Upper Moreland Township passes single-use plastics, Styrofoam ban

Upper Moreland Township recently passed an ordinance which effectively bans single-use plastics and foam polystyrene containers from being distributed by commercial establishments within the Township.

From the ordinance’s draft:

(1) The purpose of this Chapter is to reduce the use of single-use plastic bags, expanded
polystyrene food service products and single-use plastic straws by commercial establishments
within the Township.

(2) To curb litter on the streets, in the parks, and in the trees, protect the local streams, rivers,
waterways and other aquatic environments, reduce greenhouse gas emissions, reduce solid
waste generation, promote the use of reusable, compostable, and recyclable materials within the
Township, and to preserve the natural, scenic, historic, and esthetic values of the Township.

(3) To relieve the pressure for landfills to manage the disposition of single-use products.

According to the ordinance, paper bags will replace plastic bags, and the use of reusable bags will be promoted by Township businesses. Fines will be levied upon those individuals or businesses which violate the ordinance.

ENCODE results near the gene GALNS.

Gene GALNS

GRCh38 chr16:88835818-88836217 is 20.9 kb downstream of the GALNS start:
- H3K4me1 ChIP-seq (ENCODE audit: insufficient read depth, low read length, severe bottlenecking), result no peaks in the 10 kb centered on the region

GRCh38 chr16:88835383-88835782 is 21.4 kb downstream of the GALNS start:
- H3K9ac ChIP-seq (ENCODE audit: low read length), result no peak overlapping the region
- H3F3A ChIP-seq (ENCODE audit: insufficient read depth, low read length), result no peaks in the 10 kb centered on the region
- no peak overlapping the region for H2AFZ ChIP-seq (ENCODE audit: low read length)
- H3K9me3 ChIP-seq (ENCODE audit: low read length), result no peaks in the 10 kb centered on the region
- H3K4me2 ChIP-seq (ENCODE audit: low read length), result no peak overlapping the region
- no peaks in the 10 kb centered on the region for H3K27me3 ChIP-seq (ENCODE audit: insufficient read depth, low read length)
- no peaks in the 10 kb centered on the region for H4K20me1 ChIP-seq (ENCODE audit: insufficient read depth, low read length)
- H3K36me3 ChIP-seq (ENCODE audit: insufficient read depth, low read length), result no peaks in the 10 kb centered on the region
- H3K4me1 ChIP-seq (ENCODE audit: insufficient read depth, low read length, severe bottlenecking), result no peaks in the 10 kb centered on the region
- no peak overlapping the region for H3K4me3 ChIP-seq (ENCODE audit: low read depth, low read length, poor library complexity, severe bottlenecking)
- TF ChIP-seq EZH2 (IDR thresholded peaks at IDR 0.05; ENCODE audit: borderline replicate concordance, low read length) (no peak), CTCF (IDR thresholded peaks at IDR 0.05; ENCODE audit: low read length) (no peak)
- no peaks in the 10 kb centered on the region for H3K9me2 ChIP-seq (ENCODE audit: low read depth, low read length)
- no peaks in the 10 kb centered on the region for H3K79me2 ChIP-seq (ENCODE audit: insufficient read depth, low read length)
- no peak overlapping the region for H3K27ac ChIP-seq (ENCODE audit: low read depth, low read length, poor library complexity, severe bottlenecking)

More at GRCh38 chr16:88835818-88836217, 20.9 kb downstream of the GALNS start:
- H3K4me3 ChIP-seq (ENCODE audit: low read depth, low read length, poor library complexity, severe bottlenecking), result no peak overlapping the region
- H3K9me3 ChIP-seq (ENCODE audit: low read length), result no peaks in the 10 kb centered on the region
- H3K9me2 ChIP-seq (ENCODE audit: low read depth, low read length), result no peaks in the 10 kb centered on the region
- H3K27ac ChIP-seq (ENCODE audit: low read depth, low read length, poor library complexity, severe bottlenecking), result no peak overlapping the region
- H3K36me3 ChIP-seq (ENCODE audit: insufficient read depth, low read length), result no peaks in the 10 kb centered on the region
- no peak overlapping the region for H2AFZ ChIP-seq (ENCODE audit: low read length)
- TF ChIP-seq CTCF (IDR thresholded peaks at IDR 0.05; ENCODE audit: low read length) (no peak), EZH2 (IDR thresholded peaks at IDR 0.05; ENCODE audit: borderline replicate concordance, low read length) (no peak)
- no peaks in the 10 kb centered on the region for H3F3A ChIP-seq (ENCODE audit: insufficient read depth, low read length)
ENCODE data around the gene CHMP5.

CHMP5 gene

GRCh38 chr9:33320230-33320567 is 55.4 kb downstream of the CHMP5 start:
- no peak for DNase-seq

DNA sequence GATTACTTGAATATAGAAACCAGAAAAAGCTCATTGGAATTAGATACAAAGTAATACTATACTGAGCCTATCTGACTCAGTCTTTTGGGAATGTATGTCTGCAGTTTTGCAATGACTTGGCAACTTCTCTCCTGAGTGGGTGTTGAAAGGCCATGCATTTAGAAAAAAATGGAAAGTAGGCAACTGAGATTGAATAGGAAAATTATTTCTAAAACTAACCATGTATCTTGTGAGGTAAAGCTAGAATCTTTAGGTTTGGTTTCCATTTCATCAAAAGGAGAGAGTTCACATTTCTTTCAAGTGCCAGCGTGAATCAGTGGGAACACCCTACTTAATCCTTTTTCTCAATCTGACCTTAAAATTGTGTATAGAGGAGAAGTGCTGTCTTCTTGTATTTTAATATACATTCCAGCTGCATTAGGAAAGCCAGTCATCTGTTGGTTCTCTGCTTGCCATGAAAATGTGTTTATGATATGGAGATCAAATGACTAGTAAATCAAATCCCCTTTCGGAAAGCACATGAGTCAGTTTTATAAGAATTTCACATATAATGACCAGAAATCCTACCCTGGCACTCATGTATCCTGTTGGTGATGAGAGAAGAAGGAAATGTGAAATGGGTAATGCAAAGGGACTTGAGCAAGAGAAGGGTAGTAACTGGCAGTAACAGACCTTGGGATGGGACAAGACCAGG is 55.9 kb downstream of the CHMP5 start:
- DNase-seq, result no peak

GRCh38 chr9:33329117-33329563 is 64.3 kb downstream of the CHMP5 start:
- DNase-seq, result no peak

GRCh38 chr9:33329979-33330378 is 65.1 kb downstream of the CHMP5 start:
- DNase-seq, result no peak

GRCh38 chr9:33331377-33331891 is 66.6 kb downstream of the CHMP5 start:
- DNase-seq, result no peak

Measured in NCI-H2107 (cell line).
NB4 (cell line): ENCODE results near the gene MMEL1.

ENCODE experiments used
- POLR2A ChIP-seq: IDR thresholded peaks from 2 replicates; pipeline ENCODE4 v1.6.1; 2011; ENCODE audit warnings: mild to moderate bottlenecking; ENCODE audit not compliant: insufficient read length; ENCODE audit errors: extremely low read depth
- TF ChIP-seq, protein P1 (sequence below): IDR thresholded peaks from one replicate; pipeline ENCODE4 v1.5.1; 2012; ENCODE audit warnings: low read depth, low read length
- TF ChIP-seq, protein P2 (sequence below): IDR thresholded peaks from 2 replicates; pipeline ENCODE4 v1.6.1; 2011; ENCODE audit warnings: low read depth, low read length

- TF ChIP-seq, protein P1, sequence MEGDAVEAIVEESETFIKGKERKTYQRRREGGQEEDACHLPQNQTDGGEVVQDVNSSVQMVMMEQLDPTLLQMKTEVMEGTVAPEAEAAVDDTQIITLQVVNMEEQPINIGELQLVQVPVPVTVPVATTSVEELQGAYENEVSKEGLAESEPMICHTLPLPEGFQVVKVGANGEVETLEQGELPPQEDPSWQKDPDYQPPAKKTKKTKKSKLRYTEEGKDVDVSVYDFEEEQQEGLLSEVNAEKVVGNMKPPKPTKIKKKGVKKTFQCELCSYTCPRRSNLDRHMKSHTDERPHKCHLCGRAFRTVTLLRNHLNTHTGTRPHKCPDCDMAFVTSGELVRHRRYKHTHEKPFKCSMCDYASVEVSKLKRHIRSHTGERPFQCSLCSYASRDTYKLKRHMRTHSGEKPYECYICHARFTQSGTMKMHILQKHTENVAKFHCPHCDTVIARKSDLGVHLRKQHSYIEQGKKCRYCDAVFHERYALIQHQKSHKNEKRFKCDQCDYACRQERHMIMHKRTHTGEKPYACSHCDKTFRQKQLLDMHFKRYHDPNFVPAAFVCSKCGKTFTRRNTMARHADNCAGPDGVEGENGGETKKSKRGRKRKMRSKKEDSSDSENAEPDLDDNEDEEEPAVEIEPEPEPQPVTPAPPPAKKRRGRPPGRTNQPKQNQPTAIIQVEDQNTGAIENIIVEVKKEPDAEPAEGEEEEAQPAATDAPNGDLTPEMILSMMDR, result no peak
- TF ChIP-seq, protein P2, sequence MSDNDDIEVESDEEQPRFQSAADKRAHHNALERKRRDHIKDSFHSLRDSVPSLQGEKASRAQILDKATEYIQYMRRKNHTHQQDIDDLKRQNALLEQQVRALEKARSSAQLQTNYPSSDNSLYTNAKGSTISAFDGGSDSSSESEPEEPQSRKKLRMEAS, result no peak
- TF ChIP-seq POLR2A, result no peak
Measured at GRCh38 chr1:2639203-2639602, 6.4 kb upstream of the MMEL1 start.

Upper Moreland is the seventh municipality in Montgomery County and the 20th in Pennsylvania to pass a plastics ban. Cheltenham Township passed their ban in April.

According to estimates from PennEnvironment, an organization which worked with the Township to craft the ordinance, Upper Moreland uses roughly 9 million plastic bags per year.

“Plastic bags are the poster child for the environmental harm caused by single-use plastics. Nothing we use for a few minutes, such as single-use plastic bags, should be allowed to litter our communities, pollute our environment, and fill our landfills and incinerators for hundreds of years to come,” Faran Savitz of PennEnvironment said in a statement. “This sends a strong message that Montgomery County is a leader in the effort to tackle litter and single-use plastic pollution.”

For additional coverage, you can read MainLine Media News’ article here.

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